New Delhi: India’s Prime Minister Narendra Modi has called for a cabinet meeting on Saturday as the death toll in violent clashes between the police and anti-CAA protesters reached 20.
“The PM has called a meeting of the full union council of ministers to assess the prevailing situation due to violent protests in many parts of the country against the Citizenship Amendment Act,” a senior government official, requesting anonymity, told Reuters News Agency.
The controversial citizenship law, critics say, discriminates against Muslims and undermines the country’s secular constitution.
An eight-year-old boy and four protesters died after suffering bullet wounds when demonstrations turned violent on Friday in the northern state of Uttar Pradesh, the state’s police spokesman Shirish Chandra told AFP news agency.
The boy died in a stampede during a large rally of 2,500 people in the holy city of Varanasi, district police chief Prabhakar Chaudhary said.
“When the police tried to quell the protests, these persons ran for cover and a stampede-like situation emerged, in which this boy died,” Chaudhary said.
The controversial act is an amendment to a 1955 piece of legislation granting citizenship to “persecuted” minorities – Hindus, Sikhs, Buddhists, Jains, Parsis and Christians – from neighboring countries – but excludes Muslims.
The backlash against the law pushed through Parliament by Modi’s Hindu nationalist Bharatiya Janata Party (BJP) government marks the strongest show of dissent since he was first elected in 2014.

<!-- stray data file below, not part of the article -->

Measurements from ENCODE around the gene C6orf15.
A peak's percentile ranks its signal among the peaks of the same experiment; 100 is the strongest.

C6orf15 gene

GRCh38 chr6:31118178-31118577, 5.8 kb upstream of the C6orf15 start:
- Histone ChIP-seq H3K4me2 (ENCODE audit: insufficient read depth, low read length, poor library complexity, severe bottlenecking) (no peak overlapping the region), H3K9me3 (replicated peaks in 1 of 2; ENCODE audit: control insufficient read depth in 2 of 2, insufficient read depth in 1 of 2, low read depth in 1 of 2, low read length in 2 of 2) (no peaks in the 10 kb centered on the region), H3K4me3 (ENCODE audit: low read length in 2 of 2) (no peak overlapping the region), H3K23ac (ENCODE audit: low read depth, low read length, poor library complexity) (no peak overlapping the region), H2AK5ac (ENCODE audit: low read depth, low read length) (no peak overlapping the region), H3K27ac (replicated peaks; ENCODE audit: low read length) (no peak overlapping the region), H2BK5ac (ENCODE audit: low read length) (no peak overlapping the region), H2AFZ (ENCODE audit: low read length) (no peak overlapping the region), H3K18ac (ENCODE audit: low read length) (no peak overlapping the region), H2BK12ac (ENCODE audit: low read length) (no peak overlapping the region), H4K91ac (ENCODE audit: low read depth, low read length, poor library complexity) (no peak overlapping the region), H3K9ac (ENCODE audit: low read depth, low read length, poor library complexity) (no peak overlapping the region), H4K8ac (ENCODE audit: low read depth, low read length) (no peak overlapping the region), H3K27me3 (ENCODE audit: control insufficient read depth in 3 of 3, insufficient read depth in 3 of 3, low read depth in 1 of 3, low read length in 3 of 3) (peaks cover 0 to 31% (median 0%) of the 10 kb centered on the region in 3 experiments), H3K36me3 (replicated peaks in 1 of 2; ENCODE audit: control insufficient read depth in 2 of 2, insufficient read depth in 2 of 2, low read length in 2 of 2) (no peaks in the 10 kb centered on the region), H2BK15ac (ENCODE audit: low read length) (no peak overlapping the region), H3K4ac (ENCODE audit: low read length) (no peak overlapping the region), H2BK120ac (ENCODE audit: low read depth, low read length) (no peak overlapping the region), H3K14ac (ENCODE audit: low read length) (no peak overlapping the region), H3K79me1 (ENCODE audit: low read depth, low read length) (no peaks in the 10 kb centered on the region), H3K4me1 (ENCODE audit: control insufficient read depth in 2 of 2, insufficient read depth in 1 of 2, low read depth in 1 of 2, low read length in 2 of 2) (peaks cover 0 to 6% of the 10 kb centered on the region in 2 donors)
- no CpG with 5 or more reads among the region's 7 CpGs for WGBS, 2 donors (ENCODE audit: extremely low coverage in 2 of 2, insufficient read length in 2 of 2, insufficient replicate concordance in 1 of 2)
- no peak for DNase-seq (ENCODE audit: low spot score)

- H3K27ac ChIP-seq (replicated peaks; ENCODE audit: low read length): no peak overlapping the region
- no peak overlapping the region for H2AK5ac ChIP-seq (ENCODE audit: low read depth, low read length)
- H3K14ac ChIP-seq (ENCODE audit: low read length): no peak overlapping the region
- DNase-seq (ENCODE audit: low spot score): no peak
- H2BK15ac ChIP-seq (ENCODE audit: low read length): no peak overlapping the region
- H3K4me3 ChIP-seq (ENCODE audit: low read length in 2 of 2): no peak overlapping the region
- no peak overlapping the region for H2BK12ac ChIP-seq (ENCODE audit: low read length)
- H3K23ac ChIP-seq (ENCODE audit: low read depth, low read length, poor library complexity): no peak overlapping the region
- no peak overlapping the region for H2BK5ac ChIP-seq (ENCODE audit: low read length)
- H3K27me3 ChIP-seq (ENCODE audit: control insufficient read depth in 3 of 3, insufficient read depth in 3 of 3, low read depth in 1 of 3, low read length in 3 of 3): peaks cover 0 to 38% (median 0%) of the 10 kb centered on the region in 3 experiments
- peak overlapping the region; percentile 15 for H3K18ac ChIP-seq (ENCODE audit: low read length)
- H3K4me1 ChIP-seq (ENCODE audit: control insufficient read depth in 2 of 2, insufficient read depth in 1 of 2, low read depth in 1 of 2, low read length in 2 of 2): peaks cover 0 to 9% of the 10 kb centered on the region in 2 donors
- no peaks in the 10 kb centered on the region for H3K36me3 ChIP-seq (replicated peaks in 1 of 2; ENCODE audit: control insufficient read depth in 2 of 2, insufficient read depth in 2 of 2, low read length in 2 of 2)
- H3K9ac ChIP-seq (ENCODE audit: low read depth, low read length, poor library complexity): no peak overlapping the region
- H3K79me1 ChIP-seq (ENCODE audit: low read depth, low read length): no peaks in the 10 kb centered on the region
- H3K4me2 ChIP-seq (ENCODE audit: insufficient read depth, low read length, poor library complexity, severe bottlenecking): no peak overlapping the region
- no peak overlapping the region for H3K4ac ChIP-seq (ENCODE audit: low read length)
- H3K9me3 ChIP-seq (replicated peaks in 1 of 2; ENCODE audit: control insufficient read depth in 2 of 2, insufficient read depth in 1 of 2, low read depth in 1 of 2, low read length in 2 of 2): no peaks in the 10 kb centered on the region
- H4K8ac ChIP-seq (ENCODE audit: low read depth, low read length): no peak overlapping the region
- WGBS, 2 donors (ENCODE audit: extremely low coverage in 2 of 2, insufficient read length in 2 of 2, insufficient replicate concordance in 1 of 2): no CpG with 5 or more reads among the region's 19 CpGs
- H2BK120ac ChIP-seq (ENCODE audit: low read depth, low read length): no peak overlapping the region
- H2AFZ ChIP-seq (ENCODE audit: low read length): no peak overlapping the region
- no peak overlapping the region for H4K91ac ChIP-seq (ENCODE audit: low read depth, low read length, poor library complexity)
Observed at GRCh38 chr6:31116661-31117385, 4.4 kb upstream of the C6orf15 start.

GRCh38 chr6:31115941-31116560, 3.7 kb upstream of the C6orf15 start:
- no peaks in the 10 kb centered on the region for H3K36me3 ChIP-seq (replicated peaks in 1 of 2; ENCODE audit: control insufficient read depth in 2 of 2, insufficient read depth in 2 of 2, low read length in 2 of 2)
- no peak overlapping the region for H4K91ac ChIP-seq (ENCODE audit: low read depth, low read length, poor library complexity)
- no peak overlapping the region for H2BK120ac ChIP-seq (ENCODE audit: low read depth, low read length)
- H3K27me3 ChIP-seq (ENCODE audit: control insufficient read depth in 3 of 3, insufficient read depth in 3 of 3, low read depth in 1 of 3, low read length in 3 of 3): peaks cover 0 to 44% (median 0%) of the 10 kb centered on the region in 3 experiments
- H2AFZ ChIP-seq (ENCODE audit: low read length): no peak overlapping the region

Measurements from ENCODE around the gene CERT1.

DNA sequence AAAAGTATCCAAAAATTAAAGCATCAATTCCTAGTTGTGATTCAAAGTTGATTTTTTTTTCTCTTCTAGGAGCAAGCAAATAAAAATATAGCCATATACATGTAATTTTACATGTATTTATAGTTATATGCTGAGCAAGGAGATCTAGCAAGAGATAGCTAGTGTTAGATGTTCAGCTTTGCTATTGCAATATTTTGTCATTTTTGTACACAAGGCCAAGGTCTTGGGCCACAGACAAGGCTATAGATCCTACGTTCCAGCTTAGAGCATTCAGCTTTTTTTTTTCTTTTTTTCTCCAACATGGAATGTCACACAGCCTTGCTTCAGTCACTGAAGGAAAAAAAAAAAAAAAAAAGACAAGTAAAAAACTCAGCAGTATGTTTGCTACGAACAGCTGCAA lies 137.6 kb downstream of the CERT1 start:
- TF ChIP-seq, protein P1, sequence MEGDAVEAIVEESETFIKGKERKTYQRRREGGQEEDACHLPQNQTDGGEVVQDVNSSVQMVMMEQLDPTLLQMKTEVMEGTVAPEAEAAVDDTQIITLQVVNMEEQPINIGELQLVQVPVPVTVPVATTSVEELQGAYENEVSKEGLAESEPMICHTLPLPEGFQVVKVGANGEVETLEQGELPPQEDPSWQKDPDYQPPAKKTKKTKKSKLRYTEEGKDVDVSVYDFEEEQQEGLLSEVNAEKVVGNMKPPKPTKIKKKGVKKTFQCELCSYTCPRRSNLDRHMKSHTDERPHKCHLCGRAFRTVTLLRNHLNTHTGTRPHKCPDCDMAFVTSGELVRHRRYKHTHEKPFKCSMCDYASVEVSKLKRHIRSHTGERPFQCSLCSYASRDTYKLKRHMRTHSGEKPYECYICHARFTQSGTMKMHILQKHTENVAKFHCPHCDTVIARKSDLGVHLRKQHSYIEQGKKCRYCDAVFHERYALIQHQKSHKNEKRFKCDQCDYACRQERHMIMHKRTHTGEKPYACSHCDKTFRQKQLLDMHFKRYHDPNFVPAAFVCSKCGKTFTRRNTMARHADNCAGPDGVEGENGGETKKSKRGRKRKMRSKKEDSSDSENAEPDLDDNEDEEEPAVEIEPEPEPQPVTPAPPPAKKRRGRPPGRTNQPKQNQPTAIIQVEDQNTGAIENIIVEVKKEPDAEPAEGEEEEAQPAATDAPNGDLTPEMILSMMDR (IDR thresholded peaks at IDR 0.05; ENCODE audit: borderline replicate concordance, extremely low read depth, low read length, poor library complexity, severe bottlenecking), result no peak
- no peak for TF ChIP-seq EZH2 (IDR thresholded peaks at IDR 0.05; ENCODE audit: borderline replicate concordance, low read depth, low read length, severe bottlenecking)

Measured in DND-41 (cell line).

Rights activists in Uttar Pradesh, India’s most populous state, said local policemen were conducting raids on their houses and offices to prevent them from planning fresh demonstrations.
According to the Press Trust of India (PTI), the death toll from Friday’s protests in Uttar Pradesh’s 13 districts has risen to 11.
CAA against Muslims
In the northeast state of Assam, locals are angry with the law as it makes it easier for non-Muslim migrants from Afghanistan, Bangladesh and Pakistan, who settled in India prior to 2015, to obtain Indian citizenship.
“This piece of legislation strikes at the heart of the Constitution, seeking to make India another country altogether,” prominent historian Ramachandra Guha wrote in an Indian newspaper, The Telegraph.
“It is thus that so many people from so many different walks of life have raised their voices against it.”
Guha was released from police custody after being arrested for protesting against the law in the southern city of Bengaluru.